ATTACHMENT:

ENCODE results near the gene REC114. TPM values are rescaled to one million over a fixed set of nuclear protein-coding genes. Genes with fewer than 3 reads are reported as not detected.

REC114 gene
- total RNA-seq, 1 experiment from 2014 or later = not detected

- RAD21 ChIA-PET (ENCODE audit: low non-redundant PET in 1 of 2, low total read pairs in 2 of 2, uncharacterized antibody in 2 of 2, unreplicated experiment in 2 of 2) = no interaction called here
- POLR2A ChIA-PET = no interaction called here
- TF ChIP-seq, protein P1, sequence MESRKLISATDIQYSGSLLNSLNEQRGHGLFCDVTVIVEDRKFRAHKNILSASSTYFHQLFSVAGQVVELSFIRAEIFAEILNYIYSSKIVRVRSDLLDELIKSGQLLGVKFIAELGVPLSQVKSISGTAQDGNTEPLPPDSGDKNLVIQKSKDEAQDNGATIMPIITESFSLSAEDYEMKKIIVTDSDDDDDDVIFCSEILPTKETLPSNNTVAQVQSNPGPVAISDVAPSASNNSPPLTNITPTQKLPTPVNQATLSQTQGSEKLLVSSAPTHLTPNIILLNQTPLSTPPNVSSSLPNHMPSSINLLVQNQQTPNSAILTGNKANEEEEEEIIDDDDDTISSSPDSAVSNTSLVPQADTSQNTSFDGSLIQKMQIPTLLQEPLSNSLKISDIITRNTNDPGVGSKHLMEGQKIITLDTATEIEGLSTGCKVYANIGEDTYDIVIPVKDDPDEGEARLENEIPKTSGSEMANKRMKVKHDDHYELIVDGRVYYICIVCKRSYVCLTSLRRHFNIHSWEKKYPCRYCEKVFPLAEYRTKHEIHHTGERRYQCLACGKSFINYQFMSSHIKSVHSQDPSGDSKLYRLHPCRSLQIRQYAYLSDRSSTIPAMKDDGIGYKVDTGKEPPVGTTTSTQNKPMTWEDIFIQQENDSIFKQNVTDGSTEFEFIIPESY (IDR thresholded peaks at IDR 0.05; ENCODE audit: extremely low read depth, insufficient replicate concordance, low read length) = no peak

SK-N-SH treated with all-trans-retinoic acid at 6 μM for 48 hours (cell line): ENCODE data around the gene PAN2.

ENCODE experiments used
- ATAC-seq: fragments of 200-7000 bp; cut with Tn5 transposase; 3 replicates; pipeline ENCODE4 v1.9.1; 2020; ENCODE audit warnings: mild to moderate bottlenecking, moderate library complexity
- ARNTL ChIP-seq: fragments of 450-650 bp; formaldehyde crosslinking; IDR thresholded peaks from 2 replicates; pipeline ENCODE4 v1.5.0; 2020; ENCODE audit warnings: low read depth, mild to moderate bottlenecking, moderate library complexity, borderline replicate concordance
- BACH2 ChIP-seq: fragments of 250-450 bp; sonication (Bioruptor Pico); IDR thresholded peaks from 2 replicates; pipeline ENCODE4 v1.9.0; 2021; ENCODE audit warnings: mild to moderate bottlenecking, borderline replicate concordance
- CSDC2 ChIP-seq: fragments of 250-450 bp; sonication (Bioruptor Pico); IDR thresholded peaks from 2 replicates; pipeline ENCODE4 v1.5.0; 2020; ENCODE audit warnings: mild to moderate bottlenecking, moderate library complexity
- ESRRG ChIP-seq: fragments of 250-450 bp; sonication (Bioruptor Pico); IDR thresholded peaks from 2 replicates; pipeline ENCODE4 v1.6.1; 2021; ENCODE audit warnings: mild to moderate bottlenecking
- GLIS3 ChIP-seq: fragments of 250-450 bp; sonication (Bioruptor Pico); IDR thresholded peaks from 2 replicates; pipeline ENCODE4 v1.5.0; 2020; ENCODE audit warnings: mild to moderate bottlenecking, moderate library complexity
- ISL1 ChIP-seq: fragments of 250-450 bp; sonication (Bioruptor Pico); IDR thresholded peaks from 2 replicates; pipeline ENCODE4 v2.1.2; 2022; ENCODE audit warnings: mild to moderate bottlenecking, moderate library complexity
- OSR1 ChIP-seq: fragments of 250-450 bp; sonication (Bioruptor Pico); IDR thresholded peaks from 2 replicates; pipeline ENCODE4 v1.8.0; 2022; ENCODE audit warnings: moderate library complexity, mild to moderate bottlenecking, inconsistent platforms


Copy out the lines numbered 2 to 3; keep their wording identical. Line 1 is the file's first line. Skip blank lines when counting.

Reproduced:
REC114 gene
- total RNA-seq, 1 experiment from 2014 or later = not detected